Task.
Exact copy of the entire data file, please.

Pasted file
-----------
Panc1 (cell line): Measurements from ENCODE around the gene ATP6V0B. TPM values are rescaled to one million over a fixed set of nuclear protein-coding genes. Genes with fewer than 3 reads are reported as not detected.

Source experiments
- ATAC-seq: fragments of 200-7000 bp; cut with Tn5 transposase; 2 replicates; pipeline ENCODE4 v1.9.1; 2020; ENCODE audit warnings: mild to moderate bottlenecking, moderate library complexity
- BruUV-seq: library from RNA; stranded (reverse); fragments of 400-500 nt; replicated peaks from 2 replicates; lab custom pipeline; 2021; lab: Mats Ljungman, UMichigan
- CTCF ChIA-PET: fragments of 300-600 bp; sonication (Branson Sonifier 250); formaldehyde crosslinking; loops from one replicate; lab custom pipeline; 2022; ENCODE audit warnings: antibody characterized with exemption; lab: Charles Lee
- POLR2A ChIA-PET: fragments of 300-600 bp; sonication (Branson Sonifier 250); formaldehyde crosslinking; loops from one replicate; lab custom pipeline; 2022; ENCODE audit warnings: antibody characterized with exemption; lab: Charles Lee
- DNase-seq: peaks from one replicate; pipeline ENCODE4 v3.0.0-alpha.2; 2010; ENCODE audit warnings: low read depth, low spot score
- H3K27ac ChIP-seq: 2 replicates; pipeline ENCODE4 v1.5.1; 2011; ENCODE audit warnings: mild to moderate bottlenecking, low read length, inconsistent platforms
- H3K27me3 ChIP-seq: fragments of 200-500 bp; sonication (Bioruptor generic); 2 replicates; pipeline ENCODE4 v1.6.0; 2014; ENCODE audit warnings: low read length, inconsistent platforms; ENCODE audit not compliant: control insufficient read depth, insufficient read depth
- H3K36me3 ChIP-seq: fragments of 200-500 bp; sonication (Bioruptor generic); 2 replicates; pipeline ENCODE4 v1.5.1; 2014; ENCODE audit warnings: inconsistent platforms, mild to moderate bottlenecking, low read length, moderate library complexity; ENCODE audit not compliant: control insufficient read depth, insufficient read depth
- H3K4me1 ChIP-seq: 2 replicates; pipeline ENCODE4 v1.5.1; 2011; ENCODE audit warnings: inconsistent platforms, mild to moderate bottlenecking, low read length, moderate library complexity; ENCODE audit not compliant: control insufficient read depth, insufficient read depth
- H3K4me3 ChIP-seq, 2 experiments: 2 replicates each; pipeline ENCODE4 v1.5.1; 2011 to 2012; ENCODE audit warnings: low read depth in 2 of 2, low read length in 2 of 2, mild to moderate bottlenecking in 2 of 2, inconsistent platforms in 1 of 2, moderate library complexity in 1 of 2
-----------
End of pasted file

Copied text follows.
Panc1 (cell line): Measurements from ENCODE around the gene ATP6V0B. TPM values are rescaled to one million over a fixed set of nuclear protein-coding genes. Genes with fewer than 3 reads are reported as not detected.

Source experiments
- ATAC-seq: fragments of 200-7000 bp; cut with Tn5 transposase; 2 replicates; pipeline ENCODE4 v1.9.1; 2020; ENCODE audit warnings: mild to moderate bottlenecking, moderate library complexity
- BruUV-seq: library from RNA; stranded (reverse); fragments of 400-500 nt; replicated peaks from 2 replicates; lab custom pipeline; 2021; lab: Mats Ljungman, UMichigan
- CTCF ChIA-PET: fragments of 300-600 bp; sonication (Branson Sonifier 250); formaldehyde crosslinking; loops from one replicate; lab custom pipeline; 2022; ENCODE audit warnings: antibody characterized with exemption; lab: Charles Lee
- POLR2A ChIA-PET: fragments of 300-600 bp; sonication (Branson Sonifier 250); formaldehyde crosslinking; loops from one replicate; lab custom pipeline; 2022; ENCODE audit warnings: antibody characterized with exemption; lab: Charles Lee
- DNase-seq: peaks from one replicate; pipeline ENCODE4 v3.0.0-alpha.2; 2010; ENCODE audit warnings: low read depth, low spot score
- H3K27ac ChIP-seq: 2 replicates; pipeline ENCODE4 v1.5.1; 2011; ENCODE audit warnings: mild to moderate bottlenecking, low read length, inconsistent platforms
- H3K27me3 ChIP-seq: fragments of 200-500 bp; sonication (Bioruptor generic); 2 replicates; pipeline ENCODE4 v1.6.0; 2014; ENCODE audit warnings: low read length, inconsistent platforms; ENCODE audit not compliant: control insufficient read depth, insufficient read depth
- H3K36me3 ChIP-seq: fragments of 200-500 bp; sonication (Bioruptor generic); 2 replicates; pipeline ENCODE4 v1.5.1; 2014; ENCODE audit warnings: inconsistent platforms, mild to moderate bottlenecking, low read length, moderate library complexity; ENCODE audit not compliant: control insufficient read depth, insufficient read depth
- H3K4me1 ChIP-seq: 2 replicates; pipeline ENCODE4 v1.5.1; 2011; ENCODE audit warnings: inconsistent platforms, mild to moderate bottlenecking, low read length, moderate library complexity; ENCODE audit not compliant: control insufficient read depth, insufficient read depth
- H3K4me3 ChIP-seq, 2 experiments: 2 replicates each; pipeline ENCODE4 v1.5.1; 2011 to 2012; ENCODE audit warnings: low read depth in 2 of 2, low read length in 2 of 2, mild to moderate bottlenecking in 2 of 2, inconsistent platforms in 1 of 2, moderate library complexity in 1 of 2